4. One to two letters of reference (i.e. meaning one is minimum and two is maximum). All letters of recommendation may come from the nominee’s institution.
5. Nominations should be specific about the achievements. Clear, concise information about the accomplishments and impact of the applicant/s work is more useful than extensive materials. Excessive documentation will not be distributed to the selection committee. Incomplete applications will be returned, or held for consideration when complete, as decided by the CIOMS Secretariat. Only complete applications will be forwarded to the Committee.
If you have questions, please contact the CIOMS Secretariat at email@example.com.
2020: Ronald Olum, Makerere University, Uganda. Ronald’s paper on the tolerability of oral itraconazole and voriconazole for the treatment of chronic pulmonary aspergillosis will help guide clinicians on the selection of first- and second-line agents for the management of CPA, and educate patients on the common side effects of these two agents.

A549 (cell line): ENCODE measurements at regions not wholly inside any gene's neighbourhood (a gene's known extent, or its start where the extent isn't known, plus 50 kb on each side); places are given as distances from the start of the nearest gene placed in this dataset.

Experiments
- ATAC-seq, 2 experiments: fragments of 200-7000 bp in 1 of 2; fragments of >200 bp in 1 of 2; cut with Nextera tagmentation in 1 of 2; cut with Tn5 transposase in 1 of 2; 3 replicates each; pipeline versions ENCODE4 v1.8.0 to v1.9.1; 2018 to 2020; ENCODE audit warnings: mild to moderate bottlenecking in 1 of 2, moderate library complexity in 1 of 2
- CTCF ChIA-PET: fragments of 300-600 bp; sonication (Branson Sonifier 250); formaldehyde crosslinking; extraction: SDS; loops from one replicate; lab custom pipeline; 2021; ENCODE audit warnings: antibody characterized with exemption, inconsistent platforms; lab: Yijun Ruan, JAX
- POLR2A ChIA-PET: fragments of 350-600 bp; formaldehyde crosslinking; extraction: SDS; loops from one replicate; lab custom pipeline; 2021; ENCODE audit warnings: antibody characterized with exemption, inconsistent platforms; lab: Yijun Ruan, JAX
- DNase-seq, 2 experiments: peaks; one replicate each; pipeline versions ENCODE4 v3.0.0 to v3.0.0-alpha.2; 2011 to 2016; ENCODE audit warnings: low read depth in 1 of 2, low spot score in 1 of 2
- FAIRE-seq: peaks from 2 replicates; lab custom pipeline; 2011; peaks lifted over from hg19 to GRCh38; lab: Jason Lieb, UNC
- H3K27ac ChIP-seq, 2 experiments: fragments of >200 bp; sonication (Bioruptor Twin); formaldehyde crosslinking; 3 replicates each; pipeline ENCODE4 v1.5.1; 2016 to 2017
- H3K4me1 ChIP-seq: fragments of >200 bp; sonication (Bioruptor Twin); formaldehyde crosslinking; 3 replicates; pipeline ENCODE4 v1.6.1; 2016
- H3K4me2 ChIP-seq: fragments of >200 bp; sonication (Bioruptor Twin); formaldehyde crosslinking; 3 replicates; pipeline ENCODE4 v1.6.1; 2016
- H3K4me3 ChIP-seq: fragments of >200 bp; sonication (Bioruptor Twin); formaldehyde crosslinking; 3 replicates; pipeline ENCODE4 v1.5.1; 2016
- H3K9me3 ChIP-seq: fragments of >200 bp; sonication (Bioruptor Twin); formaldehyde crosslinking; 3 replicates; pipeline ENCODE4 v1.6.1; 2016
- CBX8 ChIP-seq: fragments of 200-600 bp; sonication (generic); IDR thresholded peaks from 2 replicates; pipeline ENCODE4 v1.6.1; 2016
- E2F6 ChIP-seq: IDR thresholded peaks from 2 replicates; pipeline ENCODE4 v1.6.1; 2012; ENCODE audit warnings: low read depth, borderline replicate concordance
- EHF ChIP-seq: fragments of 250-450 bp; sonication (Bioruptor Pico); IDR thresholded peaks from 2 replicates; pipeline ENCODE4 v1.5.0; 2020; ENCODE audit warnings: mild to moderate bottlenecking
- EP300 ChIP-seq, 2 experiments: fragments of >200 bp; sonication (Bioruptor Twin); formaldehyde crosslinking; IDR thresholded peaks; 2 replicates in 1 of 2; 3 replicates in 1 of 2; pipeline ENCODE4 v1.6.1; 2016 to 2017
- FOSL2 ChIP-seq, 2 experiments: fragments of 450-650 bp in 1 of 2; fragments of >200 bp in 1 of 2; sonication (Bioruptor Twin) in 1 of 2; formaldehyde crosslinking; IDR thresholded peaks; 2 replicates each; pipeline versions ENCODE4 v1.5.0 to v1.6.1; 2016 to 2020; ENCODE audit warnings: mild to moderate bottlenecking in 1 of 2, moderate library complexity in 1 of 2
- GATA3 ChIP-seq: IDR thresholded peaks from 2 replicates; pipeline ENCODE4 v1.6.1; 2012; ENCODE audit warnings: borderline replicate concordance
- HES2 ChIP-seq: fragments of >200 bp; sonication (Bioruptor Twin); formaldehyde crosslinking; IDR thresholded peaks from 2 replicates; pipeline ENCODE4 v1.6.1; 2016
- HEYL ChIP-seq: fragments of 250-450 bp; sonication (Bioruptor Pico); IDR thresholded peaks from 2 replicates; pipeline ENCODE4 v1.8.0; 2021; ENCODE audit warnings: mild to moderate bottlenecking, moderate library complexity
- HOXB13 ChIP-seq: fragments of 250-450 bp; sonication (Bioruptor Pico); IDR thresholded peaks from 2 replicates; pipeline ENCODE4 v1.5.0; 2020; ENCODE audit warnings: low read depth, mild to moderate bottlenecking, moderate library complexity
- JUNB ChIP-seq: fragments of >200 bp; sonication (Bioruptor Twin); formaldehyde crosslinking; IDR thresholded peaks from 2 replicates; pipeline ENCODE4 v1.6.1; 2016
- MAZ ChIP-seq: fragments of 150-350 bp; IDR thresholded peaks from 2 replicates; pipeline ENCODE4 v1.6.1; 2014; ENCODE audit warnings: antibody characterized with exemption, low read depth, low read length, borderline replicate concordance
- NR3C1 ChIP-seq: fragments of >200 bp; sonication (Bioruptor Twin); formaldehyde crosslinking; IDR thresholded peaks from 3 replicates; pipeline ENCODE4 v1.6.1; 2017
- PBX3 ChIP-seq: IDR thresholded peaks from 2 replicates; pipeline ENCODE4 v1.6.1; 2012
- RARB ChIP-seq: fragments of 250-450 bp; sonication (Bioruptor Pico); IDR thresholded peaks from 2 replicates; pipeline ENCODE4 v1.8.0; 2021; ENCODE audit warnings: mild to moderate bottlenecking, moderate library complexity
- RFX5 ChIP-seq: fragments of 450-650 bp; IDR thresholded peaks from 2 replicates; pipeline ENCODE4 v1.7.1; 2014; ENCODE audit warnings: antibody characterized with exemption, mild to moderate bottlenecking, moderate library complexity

2019: Mieke Foster, Deakin University, Australia. In her paper, Mieke is proposing a simpler and safer approach to calculating medication doses for children with cardiac arrest. In the high-risk, high-stress and high-stakes environment of emergency resuscitation of children, there is a risk of medication errors. From crafting and completing an elegantly simple research project, Mieke went on to communicate with world experts in the field and writing an opinion piece that challenges the current paradigm of weight-based dosing in paediatric resuscitation.
2018: Connie Rees, University Medical Center, Utrecht, the Netherlands. Connie is the joint first author of the publication that examines the willingness to participate in biomedical research in low- and middle-income countries (LMIC). Biomedical research with human subjects—from clinical trials for new products, such as an Ebola vaccine, to tests of generic medicines—is being conducted more and more often in LMIC, raising ethical issues around voluntary consent, undue inducement and the involvement of vulnerable populations. Connie reviewed data from 94 relevant articles and came up with a system to rank the reasons why people in LMIC accept or decline to participate in research.